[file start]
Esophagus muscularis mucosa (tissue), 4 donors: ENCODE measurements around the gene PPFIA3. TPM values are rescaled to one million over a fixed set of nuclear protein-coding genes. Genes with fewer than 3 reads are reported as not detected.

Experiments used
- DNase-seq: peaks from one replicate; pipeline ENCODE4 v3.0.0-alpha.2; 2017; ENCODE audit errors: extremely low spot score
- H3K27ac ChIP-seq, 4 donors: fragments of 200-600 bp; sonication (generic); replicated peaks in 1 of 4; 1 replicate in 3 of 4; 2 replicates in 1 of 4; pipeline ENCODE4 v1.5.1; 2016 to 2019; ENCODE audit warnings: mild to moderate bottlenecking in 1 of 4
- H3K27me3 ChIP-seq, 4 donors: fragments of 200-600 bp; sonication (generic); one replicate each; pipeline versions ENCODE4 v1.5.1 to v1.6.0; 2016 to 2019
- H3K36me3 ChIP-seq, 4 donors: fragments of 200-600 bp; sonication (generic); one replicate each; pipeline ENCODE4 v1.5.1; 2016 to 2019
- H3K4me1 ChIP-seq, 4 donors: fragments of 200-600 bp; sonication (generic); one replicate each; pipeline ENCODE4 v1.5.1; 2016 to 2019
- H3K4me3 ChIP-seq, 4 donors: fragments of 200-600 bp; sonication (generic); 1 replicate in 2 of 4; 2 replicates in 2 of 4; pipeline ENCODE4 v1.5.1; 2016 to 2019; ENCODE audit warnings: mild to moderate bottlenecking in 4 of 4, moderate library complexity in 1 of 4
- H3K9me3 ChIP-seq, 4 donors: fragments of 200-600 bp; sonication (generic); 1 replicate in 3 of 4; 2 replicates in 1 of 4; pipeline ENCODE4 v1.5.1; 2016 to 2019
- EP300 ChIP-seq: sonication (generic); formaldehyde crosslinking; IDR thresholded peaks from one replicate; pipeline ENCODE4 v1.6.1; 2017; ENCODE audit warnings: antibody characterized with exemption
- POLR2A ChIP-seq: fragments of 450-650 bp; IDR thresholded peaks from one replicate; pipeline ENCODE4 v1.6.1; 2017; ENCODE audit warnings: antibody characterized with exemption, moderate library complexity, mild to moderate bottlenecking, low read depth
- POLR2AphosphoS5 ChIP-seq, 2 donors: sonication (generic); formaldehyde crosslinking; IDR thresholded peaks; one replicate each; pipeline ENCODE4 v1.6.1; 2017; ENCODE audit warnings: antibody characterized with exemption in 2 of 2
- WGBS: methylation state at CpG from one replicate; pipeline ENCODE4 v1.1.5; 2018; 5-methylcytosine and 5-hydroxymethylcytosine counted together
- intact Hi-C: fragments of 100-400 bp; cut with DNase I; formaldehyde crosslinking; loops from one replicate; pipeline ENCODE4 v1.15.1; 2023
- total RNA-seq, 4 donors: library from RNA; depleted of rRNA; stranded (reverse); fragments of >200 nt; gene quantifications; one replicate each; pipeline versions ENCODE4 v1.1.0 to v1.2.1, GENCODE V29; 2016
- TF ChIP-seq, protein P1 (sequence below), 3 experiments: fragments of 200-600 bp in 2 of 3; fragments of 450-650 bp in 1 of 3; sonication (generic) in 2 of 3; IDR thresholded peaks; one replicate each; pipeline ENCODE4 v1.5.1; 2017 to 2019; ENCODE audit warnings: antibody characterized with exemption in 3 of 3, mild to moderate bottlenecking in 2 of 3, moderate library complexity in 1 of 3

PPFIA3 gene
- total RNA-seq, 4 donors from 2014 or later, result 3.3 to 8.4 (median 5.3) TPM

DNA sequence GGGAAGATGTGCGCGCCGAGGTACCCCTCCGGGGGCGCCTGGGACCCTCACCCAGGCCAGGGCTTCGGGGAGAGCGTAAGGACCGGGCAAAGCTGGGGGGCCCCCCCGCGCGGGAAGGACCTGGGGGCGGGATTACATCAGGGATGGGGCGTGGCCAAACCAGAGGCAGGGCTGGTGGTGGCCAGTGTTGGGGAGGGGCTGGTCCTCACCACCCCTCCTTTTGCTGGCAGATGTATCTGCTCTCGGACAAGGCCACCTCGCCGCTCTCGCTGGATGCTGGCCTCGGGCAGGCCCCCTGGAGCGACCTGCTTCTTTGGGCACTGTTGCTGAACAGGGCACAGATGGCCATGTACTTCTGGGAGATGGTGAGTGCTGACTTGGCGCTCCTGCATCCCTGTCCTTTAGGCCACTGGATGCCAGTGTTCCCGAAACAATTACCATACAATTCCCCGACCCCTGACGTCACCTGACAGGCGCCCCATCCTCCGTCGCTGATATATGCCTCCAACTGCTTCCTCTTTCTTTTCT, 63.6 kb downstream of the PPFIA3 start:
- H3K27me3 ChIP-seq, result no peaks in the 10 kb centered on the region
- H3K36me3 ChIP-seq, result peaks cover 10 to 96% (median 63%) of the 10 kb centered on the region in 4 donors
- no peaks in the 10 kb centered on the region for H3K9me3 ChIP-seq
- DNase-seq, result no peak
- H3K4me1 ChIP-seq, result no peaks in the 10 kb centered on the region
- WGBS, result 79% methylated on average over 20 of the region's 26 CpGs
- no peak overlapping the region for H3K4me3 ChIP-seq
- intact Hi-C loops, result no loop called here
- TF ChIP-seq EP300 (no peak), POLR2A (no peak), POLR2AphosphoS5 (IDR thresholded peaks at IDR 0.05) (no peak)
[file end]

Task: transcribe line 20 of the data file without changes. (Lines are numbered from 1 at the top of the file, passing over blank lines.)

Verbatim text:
- H3K27me3 ChIP-seq, result no peaks in the 10 kb centered on the region